University of Hertfordshire

From the same journal

From the same journal

By the same authors

Documents

  • T.~J. Haworth
  • E.~J. Tasker
  • Y. Fukui
  • K. Torii
  • K. Shima
  • K. Takahira
  • A. Habe
  • K. Hasegawa
  • James Dale
View graph of relations
Original languageEnglish
Pages (from-to)10-20
Number of pages11
JournalMonthly Notices of the Royal Astronomical Society
Volume450
Issue1
Early online date14 Apr 2015
DOIs
Publication statusPublished - 1 Jun 2015

Abstract

Collisions between giant molecular clouds are a potential mechanism for triggering the formation of massive stars, or even super star clusters. The trouble is identifying this process observationally and distinguishing it from other mechanisms. We produce synthetic position–velocity diagrams from models of cloud–cloud collisions, non-interacting clouds along the line of sight, clouds with internal radiative feedback and a more complex cloud evolving in a galactic disc, to try and identify unique signatures of collision. We find that a broad bridge feature connecting two intensity peaks, spatially correlated but separated in velocity, is a signature of a high-velocity cloud–cloud collision. We show that the broad bridge feature is resilient to the effects of radiative feedback, at least to around 2.5 Myr after the formation of the first massive (ionizing) star. However for a head-on 10 km s−1 collision, we find that this will only be observable from 20 to 30 per cent of viewing angles. Such broad–bridge features have been identified towards M20, a very young region of massive star formation that was concluded to be a site of cloud–cloud collision by Torii et al., and also towards star formation in the outer Milky Way by Izumi et al.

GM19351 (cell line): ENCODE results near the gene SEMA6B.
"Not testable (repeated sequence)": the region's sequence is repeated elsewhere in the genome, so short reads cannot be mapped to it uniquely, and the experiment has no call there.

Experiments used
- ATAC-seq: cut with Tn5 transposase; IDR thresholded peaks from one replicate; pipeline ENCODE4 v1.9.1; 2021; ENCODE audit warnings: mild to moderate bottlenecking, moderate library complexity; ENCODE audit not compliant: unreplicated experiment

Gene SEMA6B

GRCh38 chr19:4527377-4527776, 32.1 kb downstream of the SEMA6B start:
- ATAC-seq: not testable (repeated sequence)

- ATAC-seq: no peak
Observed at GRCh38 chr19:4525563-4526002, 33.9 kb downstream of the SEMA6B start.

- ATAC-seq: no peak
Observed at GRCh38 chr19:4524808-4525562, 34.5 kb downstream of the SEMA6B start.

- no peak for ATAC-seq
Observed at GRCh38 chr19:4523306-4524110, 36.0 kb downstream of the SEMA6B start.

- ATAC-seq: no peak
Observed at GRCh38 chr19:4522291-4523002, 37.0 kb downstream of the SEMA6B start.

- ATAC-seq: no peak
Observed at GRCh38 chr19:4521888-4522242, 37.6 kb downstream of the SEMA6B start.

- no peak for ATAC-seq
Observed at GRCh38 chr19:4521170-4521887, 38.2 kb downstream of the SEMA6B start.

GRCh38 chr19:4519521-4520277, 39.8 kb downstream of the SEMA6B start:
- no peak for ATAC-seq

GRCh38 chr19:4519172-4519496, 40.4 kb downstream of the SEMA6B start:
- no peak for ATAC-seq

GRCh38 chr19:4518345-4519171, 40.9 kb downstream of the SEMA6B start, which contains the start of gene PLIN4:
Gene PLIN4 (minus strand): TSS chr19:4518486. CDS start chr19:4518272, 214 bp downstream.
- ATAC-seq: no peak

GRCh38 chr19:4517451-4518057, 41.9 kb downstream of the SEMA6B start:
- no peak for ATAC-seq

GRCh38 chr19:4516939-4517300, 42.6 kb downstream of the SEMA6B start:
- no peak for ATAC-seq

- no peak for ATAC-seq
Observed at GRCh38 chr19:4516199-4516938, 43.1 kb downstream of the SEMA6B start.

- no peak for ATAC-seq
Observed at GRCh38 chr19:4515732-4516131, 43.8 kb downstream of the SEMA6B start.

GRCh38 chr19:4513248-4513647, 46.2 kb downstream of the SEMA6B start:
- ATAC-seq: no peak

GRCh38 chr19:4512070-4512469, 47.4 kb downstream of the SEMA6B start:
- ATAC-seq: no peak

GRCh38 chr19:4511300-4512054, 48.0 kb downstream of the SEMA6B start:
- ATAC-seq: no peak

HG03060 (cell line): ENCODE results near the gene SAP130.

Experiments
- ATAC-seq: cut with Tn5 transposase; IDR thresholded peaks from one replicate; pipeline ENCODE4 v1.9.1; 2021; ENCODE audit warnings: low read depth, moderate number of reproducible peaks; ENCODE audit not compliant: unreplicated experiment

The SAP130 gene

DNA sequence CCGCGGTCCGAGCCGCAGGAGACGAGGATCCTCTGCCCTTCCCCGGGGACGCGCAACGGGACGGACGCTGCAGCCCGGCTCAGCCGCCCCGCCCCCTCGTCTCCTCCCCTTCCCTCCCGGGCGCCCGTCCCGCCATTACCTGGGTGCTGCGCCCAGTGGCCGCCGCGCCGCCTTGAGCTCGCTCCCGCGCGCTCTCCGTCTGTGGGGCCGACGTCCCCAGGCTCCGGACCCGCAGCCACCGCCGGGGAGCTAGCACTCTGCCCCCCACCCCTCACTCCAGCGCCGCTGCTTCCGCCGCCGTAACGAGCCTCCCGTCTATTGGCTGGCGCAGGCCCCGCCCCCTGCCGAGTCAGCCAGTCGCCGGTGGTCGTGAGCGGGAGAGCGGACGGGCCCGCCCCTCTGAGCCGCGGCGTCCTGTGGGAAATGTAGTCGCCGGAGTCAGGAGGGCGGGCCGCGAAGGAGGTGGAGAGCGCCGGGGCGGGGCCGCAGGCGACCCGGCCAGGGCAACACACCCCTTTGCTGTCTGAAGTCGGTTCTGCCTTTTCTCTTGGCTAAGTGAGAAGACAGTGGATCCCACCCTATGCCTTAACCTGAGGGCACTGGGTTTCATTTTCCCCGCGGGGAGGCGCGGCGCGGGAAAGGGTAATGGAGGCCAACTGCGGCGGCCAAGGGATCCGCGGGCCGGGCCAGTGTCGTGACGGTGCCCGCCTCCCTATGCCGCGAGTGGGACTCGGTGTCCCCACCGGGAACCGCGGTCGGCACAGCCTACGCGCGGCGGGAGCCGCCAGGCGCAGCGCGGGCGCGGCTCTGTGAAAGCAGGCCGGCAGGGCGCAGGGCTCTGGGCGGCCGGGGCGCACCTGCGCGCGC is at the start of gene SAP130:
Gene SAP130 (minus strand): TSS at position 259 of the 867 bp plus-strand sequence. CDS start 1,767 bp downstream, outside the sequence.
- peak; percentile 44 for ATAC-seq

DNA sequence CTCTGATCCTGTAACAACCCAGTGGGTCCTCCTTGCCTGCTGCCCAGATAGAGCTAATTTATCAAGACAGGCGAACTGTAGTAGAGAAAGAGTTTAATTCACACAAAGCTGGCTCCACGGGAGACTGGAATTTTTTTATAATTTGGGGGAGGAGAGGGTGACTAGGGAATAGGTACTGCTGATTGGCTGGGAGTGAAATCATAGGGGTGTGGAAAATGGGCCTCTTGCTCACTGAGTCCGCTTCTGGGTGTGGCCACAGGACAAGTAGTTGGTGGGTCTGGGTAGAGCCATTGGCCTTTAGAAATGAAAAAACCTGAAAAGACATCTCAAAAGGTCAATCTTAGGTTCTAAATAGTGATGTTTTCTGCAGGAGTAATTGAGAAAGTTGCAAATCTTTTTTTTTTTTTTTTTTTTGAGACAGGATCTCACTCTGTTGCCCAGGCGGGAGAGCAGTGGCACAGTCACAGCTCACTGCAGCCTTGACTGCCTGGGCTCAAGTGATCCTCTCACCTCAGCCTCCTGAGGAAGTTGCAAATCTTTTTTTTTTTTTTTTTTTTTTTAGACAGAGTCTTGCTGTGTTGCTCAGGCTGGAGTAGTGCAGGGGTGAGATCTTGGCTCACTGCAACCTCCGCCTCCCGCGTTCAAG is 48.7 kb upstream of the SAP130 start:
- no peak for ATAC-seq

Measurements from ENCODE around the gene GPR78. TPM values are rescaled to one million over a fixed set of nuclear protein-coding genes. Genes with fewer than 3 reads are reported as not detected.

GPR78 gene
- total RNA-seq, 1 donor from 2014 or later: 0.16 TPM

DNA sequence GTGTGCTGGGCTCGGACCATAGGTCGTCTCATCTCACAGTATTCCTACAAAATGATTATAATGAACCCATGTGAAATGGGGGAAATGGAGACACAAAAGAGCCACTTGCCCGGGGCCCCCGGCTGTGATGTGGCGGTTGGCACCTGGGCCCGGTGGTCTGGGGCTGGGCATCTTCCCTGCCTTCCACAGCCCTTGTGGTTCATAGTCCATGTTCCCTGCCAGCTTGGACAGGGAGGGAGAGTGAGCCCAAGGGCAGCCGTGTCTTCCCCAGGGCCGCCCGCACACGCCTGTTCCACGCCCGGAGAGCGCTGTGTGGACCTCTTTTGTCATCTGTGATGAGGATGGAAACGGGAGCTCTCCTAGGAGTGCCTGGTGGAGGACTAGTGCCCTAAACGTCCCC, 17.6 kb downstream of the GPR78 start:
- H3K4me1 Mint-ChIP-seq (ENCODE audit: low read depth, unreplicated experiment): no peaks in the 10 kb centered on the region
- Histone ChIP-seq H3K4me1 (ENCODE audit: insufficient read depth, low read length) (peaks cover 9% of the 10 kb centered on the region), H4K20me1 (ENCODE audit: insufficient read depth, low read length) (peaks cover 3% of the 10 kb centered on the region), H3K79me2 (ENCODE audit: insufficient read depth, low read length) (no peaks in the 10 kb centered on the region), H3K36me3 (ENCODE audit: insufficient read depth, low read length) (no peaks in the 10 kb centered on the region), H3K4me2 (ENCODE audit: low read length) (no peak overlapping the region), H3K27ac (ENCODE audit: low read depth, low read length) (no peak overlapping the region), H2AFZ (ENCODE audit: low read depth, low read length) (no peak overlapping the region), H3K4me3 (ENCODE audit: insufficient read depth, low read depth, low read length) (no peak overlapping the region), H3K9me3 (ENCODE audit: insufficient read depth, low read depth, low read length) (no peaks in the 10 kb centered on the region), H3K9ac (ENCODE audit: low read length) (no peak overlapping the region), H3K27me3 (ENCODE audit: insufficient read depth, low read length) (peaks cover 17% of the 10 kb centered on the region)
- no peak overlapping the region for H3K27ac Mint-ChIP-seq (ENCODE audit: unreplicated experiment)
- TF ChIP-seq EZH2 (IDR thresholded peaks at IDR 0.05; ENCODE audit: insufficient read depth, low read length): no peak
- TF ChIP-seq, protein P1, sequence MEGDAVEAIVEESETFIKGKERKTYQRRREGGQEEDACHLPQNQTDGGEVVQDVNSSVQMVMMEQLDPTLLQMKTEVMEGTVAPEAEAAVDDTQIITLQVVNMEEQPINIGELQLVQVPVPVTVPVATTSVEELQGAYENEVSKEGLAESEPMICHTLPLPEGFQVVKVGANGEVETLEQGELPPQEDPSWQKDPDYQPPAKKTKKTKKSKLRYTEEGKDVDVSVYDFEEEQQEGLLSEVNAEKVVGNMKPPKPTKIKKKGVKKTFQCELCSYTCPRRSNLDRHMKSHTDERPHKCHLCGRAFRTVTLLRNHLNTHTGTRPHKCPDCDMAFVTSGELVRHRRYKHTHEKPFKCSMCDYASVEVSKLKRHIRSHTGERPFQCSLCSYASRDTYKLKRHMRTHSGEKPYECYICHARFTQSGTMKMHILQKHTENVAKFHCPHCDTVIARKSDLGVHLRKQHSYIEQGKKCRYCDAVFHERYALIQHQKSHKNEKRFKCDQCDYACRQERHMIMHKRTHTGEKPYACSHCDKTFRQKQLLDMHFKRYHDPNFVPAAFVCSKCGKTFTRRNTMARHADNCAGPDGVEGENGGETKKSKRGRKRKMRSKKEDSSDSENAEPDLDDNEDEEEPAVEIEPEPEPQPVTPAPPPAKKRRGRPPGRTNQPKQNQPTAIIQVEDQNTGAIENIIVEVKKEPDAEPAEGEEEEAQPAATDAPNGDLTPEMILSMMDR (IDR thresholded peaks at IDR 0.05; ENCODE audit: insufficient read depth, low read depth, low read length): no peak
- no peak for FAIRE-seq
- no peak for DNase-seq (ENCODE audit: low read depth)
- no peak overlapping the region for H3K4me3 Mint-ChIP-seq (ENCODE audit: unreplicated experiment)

Notes

This article has been accepted for publication in Monthly Notices of the Royal Astronomical Society. © 2015 The Authors. Published by Oxford University Press on behalf of the Royal Astronomical Society.

ID: 11150905